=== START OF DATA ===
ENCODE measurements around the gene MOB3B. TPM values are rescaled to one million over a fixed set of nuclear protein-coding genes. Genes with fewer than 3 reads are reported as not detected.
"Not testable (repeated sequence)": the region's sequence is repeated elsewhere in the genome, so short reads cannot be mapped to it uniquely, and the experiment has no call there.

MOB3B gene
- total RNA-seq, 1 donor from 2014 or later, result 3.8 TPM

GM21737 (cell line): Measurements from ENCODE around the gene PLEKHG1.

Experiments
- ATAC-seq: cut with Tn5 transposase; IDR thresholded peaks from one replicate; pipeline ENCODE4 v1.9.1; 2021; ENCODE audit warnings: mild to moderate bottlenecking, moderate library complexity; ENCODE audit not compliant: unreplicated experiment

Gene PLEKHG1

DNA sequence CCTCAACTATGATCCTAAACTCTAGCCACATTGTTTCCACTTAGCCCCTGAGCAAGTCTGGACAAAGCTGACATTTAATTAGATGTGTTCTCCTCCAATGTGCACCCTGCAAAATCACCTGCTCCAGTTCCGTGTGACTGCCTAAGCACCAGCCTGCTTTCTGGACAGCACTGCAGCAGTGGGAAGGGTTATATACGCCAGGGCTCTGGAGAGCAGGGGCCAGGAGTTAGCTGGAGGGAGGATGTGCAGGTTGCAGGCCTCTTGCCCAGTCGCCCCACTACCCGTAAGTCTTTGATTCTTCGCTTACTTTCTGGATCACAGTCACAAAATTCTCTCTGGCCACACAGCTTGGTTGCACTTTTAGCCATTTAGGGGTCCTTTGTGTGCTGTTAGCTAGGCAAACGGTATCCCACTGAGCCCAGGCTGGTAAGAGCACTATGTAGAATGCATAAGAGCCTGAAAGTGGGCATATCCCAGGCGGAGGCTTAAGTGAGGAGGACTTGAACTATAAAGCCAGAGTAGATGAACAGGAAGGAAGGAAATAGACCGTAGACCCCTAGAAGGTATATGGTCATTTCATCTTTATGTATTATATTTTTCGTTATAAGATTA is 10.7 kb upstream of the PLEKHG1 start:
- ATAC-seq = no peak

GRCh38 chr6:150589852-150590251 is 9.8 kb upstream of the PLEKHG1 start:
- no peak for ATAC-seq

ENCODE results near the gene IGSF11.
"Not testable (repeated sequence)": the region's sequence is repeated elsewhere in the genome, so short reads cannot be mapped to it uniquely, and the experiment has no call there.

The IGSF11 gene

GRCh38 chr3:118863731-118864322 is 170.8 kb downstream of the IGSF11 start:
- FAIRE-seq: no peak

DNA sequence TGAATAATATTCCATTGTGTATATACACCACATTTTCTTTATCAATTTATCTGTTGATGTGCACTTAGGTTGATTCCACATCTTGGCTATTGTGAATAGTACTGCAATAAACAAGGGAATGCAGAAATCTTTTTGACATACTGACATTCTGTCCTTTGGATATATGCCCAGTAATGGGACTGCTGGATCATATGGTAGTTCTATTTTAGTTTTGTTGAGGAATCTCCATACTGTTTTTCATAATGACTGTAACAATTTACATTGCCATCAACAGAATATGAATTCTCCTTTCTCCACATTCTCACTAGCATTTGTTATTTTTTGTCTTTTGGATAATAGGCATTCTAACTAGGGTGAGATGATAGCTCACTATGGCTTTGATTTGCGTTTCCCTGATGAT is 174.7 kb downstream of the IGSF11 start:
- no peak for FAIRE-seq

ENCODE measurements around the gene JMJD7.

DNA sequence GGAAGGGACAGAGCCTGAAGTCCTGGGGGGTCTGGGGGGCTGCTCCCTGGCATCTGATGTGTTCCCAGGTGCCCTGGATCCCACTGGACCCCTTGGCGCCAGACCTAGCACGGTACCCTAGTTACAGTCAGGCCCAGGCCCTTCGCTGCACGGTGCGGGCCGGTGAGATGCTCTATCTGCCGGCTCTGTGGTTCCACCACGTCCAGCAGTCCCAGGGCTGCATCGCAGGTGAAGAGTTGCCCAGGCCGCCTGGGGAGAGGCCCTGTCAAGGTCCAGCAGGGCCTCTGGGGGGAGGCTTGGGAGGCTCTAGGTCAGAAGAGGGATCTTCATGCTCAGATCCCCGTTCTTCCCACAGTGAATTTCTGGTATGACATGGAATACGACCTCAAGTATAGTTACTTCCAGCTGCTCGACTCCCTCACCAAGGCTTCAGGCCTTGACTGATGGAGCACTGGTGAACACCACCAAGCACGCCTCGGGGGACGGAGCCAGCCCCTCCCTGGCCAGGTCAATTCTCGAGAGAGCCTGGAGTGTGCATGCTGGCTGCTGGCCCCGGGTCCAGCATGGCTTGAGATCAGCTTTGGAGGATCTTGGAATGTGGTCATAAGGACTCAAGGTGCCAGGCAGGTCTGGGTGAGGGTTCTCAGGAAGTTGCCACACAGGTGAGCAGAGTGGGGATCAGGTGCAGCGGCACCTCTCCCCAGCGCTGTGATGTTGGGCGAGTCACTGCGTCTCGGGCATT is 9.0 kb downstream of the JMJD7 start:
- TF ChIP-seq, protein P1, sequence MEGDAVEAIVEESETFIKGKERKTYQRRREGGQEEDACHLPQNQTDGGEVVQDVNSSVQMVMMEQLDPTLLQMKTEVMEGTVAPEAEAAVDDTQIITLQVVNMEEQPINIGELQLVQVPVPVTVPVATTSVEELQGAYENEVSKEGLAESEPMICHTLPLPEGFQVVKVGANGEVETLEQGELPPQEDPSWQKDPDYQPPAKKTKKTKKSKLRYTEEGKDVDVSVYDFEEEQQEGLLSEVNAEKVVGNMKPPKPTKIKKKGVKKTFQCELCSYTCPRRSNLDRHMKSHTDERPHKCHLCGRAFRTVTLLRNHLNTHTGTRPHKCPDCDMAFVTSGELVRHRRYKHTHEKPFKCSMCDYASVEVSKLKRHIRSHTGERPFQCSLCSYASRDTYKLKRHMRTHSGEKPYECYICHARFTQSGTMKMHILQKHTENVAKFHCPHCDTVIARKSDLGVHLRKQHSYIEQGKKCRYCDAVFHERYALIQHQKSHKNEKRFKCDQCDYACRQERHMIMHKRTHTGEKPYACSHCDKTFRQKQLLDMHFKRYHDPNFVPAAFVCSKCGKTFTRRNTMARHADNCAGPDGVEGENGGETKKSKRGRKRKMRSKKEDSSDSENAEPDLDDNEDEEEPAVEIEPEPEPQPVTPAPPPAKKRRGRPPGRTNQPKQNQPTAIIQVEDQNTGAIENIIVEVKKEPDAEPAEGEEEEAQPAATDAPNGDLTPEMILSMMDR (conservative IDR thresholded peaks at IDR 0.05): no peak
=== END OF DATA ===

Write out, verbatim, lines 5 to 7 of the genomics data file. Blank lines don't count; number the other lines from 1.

GM21737 (cell line): Measurements from ENCODE around the gene PLEKHG1.

Experiments
- ATAC-seq: cut with Tn5 transposase; IDR thresholded peaks from one replicate; pipeline ENCODE4 v1.9.1; 2021; ENCODE audit warnings: mild to moderate bottlenecking, moderate library complexity; ENCODE audit not compliant: unreplicated experiment